There's a boy, five years old. His head is shaven, his clothes unkempt. A scar or two creases his skin here or there. His words are mean, and he's often in trouble. He doesn't know how to treat a friend, or maybe even define one. He lives in a home with a mother who offers no rules. No structure, no direction, perhaps no love.
Your heart breaks for this little boy we'll call Dallas. You're sensitive to his story, whatever it may be.
And then you hear the story, at least part of it, from the lips of your innocent, unassuming daughter. She's in his kindergarten class.
"His daddy died. Do you know what happened?"
You feel your warm core begin to wither.
"His daddy was sleeping. Dallas wanted to wake him up, but he wasn't breathing. He wouldn't wake up. And the cops and firemen came to help, but he died."
Suddenly it all makes sense. And your heart is broken.
To read such a story in a book would make us feel a gamut of things. Sadness, distress, worry, because we know things like that really happen, but also relief, because we know what we're reading is fictional, conjured by the author's imagination.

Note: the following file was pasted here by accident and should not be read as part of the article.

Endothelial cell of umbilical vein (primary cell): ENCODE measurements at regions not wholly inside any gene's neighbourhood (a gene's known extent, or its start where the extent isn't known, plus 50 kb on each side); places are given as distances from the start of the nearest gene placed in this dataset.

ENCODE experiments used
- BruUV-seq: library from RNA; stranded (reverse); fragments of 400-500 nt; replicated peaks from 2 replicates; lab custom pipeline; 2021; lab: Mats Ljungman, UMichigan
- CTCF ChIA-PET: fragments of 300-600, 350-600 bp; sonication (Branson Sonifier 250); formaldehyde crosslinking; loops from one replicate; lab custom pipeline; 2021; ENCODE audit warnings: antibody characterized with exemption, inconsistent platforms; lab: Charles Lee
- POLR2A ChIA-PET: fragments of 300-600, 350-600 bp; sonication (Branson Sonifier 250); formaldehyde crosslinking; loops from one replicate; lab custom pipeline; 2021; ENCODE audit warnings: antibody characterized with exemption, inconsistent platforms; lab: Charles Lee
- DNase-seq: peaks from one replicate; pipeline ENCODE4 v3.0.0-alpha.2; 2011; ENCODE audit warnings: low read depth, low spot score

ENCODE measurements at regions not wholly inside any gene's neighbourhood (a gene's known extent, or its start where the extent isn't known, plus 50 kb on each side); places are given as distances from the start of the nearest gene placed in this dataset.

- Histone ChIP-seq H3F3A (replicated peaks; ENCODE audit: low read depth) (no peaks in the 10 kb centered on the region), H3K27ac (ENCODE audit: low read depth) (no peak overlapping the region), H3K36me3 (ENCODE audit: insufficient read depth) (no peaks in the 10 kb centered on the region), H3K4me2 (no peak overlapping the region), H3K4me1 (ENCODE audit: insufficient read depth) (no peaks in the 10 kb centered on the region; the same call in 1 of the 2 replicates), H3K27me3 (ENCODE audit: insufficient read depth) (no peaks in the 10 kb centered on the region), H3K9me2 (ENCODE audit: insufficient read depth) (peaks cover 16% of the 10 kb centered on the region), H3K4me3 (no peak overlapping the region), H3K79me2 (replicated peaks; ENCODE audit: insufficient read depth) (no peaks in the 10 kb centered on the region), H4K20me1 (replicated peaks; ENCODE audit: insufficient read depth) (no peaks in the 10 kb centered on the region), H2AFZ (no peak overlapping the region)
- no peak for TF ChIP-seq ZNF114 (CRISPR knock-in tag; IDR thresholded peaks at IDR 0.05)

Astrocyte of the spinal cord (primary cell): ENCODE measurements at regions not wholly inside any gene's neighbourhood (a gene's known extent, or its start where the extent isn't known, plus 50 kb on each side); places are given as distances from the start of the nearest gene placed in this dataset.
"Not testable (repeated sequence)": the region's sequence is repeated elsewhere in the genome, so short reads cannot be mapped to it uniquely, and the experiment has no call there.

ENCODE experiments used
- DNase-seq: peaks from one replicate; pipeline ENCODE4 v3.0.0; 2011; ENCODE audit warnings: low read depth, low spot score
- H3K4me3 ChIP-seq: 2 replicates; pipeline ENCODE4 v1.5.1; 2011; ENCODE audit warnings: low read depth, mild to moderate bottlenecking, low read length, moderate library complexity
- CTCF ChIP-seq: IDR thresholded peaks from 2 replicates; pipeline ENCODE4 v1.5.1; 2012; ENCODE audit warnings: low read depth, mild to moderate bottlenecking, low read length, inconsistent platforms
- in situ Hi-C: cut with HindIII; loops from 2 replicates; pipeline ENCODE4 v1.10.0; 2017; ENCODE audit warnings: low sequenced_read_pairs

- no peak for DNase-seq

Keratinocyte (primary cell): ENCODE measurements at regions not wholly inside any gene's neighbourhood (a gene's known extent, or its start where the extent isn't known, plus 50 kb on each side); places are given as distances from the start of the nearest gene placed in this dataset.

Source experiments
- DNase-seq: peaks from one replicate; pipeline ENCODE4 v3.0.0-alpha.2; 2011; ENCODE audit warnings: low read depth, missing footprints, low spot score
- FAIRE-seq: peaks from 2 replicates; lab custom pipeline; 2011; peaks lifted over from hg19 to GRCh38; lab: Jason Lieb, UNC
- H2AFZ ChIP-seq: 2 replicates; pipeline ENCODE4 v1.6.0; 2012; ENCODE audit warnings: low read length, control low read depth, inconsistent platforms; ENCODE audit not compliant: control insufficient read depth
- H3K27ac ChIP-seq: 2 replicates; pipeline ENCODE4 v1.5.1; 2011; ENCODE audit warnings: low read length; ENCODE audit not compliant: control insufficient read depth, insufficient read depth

As writers we hope to touch readers so; to affect them with our words, so they feel all those raw emotions. And it's stories like the one above, the things we feel about it, whether it's something in our own lives or something we've heard about second-hand, that we draw from. It's things like this that build our human experience, our store of reactions and thoughts and feelings that make our writing so full and real.
It's part of what makes a good writer.
What else makes a good writer?